- Olympic Skiers’ Fear: The Beginning of the End for Snow Sports?
- Key Facts, Issues and Next Steps on Keystone XL Pipeline
- Scientist Boesch Emphasizes Ecosystems Management Approaches
- Nuclear Arms Talks Seen as Useful ‘Experiment’ for Climate Negotiations
- Olympic Skier Andy Newell Takes Lead on Climate Change
- Can ‘Unbiased, Fact-Based, In-Depth’ Environmental News Compete?
- Fewer Past Venues Seen Suitable as Future Winter Olympics Sites
- Will Snow(-less) Boarding be the New Norm in a Warmer Climate?
- The Global Climate in Context — 2013 in Review
- Climate in 2013 in the U.S. … and in Context
Category Archives: Science
Meteorologists’ new statement reaffirms scientific ‘consensus,’ runs counter to widespread views of meteorologists as disproportionately ‘skeptical.’
Scattered voices of climate concern among members of the Mormon Church can’t drown-out the veritable cone of silence from the church itself on environmental issues. But stereotyping any such large group overlooks important nuances.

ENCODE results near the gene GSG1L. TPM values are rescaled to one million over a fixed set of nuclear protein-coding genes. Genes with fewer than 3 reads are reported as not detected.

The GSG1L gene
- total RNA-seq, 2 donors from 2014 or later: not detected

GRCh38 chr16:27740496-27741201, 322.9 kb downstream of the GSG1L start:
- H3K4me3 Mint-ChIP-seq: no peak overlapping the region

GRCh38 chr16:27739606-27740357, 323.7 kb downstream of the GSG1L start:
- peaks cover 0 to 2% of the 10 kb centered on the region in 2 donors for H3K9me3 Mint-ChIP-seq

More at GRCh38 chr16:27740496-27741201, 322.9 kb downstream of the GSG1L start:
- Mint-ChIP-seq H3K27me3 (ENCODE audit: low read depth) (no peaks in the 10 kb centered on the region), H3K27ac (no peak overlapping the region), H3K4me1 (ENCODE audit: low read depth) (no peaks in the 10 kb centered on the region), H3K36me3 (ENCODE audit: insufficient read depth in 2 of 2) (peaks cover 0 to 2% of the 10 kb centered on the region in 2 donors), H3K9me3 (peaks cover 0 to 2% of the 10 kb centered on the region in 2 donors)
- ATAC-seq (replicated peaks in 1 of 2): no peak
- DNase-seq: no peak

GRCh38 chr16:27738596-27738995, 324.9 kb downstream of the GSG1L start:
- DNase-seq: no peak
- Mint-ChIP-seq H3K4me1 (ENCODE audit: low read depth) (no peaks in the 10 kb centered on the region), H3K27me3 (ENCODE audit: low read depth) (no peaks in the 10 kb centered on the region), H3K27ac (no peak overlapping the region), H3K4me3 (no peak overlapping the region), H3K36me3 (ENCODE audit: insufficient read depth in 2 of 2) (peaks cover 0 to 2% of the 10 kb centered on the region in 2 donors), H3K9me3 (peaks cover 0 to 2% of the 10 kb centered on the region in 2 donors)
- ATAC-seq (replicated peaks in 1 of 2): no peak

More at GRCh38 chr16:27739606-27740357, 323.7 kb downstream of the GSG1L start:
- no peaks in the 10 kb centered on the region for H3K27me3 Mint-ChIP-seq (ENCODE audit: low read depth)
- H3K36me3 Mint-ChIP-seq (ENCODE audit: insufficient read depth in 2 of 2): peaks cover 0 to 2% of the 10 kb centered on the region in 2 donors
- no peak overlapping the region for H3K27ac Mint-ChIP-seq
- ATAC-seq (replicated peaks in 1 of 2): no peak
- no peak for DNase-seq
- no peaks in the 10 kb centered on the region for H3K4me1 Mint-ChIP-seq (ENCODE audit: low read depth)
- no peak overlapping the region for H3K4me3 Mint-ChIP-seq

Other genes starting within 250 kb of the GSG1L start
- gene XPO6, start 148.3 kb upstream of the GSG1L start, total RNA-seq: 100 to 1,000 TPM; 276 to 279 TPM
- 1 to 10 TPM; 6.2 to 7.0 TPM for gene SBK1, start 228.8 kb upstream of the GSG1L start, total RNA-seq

A basketball metaphor illustrating changing stats pairs with analyses from a range of experts and independent commentaries in a Yale Forum video capturing the stresses of the summer’s weather anomalies across the U.S.
‘Cascadia Subduction Zone’ — or CSZ — may just be sufficiently important to warrant its own unique three-letter acronym. For people and resources along the Pacific Northwest coast, it some day will likely make a big difference to their relative [...]
Tony Barnston, a climate scientist at Columbia University’s International Research Institute for Climate and Society, engages with the broad public through Reddit, a social news site. ‘I would like to do another,’ he says.
The humanities can play a much-needed, and as yet unfulfilled, role in communicating climate science.
When lawmakers considered a bill to effectively outlaw sea-level science, some news outlets adopted the ‘he said, she said’ model of reporting on scientific controversy.